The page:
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I have been thinking about this a lot and don't know if i'm thinking incorrectly.

Most games have one game loop that can be split into three functions. A basic game loop would look something like this:

while(true){
    handle_Input();
    update();
    render();
}

It's good when the handle_Input() and update() function are called as often as possible to create more responsive controls. But there is no point in calling the render() function more often then your monitor refresh rate. You could of course limit the speed of the loop in order to hit your monitor refresh rate but it would make the controls less responsive.

Wouldn't it be better to create two game loops?

The first game loop would call the handle_Input() and update() function as fast as possible, while the second game loop would take the latest frame the first game loop calculated and only call the render() function. The speed at which the secend game loop runs would be limited by the monitor refresh rate. In order for the concept to work, the game loops should be running on separate processor cores.

Wouldn't this create a lot less overhead for both the CPU and GPU by not wasting time on the worthless render() calls? And allow the game to either run with a higher fps count or better graphics? Wouldn't it also allow to give unbalanced systems, which have a weak GPU compared to the CPU, a more playable experience, because the weak GPU would only limit the fps you see but not the handle_Input() and update() calls?

I have never seen somebody implement a concept like which make me think something like this wouldn't work.

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  • \$\begingroup\$ You rarely have to call the input method more, than how many times you want to render stuff. It's not just that people can't really press and release a button in 0.016 seconds, but also that inputs usually get queued, they don't go away until you query them at least once. \$\endgroup\$ – Bálint Aug 11 '18 at 2:55
  • \$\begingroup\$ But that doesn't mean people don't do it. In fact, letting the physics run a fixed amount of times a second, completely separate from the render loop is a pretty common thing. Unity does this for instance. \$\endgroup\$ – Bálint Aug 11 '18 at 2:57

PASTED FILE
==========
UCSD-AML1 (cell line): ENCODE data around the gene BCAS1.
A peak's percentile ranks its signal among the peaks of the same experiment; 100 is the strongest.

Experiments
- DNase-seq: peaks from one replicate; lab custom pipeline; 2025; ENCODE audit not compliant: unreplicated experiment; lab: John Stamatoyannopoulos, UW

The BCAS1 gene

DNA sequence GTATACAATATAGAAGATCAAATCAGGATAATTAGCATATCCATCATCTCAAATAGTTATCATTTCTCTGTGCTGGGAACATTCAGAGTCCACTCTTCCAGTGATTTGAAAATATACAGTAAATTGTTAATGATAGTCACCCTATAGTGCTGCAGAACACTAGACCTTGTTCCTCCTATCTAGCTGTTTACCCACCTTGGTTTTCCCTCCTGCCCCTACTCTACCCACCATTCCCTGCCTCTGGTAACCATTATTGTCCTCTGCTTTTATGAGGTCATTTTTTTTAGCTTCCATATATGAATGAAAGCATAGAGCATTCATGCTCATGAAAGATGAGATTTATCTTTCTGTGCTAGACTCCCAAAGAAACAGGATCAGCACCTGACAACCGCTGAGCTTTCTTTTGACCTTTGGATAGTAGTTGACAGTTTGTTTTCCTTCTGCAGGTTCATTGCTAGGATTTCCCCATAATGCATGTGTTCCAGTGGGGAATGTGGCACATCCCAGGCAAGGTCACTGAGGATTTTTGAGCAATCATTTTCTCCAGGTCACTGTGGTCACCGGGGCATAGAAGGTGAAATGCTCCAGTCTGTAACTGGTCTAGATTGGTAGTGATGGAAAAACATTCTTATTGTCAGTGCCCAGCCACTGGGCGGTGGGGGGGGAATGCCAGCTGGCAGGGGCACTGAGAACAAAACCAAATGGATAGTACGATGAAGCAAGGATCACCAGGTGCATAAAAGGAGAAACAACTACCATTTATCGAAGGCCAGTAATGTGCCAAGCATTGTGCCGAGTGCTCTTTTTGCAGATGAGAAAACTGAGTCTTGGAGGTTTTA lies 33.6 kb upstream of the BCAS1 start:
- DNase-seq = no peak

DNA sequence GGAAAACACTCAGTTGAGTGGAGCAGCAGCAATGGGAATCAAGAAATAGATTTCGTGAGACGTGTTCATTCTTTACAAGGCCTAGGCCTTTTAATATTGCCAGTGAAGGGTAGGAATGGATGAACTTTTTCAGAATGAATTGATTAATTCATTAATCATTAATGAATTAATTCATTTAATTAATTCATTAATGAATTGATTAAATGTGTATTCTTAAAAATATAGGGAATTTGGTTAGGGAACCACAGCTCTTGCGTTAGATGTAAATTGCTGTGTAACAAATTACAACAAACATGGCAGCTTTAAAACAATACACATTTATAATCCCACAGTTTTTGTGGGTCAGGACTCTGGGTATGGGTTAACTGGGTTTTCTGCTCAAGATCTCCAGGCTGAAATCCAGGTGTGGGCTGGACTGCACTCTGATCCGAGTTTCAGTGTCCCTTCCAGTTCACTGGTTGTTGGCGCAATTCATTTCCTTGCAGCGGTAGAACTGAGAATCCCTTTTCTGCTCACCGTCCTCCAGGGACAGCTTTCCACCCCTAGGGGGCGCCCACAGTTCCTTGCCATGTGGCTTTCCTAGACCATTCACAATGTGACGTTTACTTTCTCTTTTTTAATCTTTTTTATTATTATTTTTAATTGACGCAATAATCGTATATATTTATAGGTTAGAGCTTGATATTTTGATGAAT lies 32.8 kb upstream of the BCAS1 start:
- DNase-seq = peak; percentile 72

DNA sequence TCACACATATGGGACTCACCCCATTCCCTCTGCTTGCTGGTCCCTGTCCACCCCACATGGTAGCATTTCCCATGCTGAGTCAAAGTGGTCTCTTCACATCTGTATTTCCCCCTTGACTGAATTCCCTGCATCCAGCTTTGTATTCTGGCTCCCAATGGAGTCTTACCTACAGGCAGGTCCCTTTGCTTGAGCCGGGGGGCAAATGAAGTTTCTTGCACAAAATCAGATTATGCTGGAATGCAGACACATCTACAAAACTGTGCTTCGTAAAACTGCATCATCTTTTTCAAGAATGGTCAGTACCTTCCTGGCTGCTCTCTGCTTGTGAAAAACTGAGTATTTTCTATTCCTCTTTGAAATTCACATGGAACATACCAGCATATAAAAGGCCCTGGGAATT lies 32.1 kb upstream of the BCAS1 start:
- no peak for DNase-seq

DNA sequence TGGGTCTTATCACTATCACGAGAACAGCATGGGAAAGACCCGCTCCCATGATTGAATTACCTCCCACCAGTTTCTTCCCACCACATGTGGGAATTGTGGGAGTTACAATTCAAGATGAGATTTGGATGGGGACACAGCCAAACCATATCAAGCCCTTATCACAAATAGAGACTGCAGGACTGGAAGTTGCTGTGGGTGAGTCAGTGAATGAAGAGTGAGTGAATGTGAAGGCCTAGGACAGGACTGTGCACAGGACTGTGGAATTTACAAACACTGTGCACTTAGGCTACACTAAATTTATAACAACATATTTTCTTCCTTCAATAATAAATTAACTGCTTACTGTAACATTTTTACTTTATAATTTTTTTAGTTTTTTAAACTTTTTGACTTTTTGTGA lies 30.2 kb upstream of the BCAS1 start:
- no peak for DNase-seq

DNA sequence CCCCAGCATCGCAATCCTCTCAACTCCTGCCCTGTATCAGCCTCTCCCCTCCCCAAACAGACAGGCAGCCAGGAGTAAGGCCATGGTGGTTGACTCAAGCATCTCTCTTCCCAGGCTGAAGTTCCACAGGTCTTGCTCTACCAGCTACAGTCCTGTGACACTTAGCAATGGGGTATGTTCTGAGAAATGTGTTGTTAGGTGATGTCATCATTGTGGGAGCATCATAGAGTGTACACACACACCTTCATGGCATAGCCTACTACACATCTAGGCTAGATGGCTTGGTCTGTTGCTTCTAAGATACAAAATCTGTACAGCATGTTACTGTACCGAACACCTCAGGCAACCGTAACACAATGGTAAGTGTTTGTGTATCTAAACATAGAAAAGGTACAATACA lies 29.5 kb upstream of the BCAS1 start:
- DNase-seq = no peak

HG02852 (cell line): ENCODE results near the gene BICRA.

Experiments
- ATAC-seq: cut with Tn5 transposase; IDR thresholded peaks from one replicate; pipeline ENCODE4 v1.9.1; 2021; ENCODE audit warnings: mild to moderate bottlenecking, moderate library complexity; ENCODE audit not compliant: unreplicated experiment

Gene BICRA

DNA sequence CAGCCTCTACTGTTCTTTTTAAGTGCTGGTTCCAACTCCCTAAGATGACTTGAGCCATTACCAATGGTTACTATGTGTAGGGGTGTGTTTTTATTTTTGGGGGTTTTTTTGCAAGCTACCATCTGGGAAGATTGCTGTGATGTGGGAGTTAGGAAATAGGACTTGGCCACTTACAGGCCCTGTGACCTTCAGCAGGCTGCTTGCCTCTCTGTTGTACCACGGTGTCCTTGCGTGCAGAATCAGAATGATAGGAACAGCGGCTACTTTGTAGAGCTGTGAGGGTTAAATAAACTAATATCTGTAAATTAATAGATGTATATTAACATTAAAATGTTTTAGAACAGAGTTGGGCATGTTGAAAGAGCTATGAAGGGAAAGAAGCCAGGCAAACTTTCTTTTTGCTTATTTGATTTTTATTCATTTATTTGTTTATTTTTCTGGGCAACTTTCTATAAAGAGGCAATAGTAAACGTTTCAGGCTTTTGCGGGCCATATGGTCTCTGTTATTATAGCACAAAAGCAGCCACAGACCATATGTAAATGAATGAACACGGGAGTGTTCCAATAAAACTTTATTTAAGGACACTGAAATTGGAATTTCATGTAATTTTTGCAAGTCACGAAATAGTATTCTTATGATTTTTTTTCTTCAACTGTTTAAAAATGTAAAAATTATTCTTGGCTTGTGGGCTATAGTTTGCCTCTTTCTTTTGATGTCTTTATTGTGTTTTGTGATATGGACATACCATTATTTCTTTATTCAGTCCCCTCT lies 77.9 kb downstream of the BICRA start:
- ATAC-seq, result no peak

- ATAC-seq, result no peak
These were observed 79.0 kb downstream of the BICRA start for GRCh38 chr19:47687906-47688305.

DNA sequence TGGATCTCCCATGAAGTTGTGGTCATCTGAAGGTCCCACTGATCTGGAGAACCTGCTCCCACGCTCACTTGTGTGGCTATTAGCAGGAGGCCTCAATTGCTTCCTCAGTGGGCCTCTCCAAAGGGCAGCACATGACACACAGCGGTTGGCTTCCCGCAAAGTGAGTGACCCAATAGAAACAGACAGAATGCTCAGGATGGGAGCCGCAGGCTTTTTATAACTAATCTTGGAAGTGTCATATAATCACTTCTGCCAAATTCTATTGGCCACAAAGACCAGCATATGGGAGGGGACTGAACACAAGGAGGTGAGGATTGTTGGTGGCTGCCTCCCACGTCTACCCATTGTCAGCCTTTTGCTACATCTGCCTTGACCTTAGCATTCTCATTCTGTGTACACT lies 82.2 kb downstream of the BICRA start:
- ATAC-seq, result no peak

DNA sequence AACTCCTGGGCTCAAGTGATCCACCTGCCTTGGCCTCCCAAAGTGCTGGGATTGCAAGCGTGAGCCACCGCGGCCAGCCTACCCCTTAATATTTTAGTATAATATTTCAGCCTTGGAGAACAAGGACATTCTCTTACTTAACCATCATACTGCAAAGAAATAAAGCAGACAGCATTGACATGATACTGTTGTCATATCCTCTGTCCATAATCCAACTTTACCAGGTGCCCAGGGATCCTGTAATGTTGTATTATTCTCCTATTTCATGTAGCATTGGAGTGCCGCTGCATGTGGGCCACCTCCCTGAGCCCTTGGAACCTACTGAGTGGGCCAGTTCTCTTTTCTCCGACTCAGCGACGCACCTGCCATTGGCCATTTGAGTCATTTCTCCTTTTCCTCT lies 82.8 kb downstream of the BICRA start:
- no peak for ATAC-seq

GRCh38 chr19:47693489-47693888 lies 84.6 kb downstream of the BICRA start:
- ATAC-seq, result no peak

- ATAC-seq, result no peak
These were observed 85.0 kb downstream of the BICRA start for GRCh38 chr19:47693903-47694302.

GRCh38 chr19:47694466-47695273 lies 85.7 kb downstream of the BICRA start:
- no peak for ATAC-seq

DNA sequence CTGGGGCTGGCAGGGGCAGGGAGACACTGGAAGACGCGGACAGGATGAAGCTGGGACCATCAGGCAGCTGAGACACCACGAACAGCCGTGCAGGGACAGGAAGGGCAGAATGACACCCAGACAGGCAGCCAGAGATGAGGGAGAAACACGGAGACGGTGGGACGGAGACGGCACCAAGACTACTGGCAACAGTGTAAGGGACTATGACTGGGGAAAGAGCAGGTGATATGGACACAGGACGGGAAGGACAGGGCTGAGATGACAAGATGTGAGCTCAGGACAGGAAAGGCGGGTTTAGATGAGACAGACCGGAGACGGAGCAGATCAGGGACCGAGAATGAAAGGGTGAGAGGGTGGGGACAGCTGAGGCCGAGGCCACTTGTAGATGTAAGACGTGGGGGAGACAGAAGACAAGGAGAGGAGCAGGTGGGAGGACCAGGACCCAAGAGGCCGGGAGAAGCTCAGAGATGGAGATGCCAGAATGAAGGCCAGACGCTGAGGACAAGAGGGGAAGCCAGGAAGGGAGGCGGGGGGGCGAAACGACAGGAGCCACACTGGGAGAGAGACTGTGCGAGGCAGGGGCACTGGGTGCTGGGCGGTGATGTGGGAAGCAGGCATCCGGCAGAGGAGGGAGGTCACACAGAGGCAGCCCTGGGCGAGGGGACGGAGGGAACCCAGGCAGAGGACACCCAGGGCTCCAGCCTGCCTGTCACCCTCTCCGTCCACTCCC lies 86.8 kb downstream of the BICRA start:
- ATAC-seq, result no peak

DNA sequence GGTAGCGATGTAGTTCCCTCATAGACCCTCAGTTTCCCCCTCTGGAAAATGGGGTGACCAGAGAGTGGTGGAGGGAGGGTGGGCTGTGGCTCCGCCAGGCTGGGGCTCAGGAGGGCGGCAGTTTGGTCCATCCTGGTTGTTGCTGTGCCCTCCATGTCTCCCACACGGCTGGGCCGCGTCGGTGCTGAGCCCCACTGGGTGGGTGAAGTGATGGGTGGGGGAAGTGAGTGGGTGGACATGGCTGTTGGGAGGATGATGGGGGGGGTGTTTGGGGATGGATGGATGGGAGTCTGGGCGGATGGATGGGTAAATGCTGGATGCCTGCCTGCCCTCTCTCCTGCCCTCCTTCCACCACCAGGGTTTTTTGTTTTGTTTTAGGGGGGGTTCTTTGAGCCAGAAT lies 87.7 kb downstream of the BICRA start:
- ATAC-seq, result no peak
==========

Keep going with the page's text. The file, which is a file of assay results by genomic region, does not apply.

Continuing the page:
• \$\begingroup\$ @Bálint But does it make sense to make two loops for the render() and update() calls? I already knew that it's done for physics \$\endgroup\$ – Dolfos Aug 11 '18 at 3:02
  • \$\begingroup\$ @Bálint I also don't expect people to press and release a button. Pressing or releasing is enough. \$\endgroup\$ – Dolfos Aug 11 '18 at 3:05
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That's an interesting idea, however...

With multi-threading, you lose your advantage because you have to stop the update thread when you update your graphics.

Think about it: if you render at the same time you update you simulation and your scene graph, chances are that at some point you'll be updating it while you're rendering it. What will happen? You'll draw some nodes twice because they'll have changed position in the scene graph? Two nodes that should never be drawn together will be drawn because of the order in which they're updated by your logic and the order they are drawn in the scene graph does not really match?

A lot of things could go wrong with your rendering.

So basically you'd have to suspend your update thread for the time you're rendering your scene, just to make sure that nothing goes wrong.

Then why do you need threads?

You don't.

Glenn Fiedler wrote an interesting (and very popular) article in 2004 titled Fix Your Timestep. He also suggests to use two loops. But they're nested, not parallel.

The idea is roughly to update the physics until it's time to draw, then draw, then rinse and repeat:

while( ! quit ):
  while time for this frame is not up:
    updateAndPhysicsForOneStep()

  render()

The article explains it much better than I would.

Additionally, threads add another layer of complexity (not talking about the headaches) of an already complex piece of software, so if you can achieve something with only one thread, you should favour that instead of a multi-threaded approach.

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  • \$\begingroup\$ But you don't know how exactly long the update and the physics take. If you set it up to draw every 1/60 second, couldn't you miss a frame because you don't know how long the update and the physics take? The only way to fix this you would have to stop the update and physics midway in order to not miss the frame, which would result in the same problem as my concept has. \$\endgroup\$ – Dolfos Aug 11 '18 at 3:27
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    \$\begingroup\$ In fact, for any physics simulation, you should not use a variable timestep, you should have a fixed timestep, and you should make sure that your game can support that fixed timestep. This is the best way to make sure that your players will have a smooth experience. And to fix the issue you mention: since you know if you'll have time to update the physics or not (because your DT is fixed), you can interpolate the state between the current state and the previous state, and draw this. \$\endgroup\$ – Alexandre Vaillancourt Aug 11 '18 at 3:33
  • \$\begingroup\$ There are other approaches that avoid the "stop the update" problem - most notably, rather than modifying the state, you do the changes in a copy of the state (or as much of a copy as you need). This also allows some fun gameplay elements for a certain kind of game, and make multiplayer code a lot simpler. \$\endgroup\$ – Luaan Aug 14 '18 at 7:55

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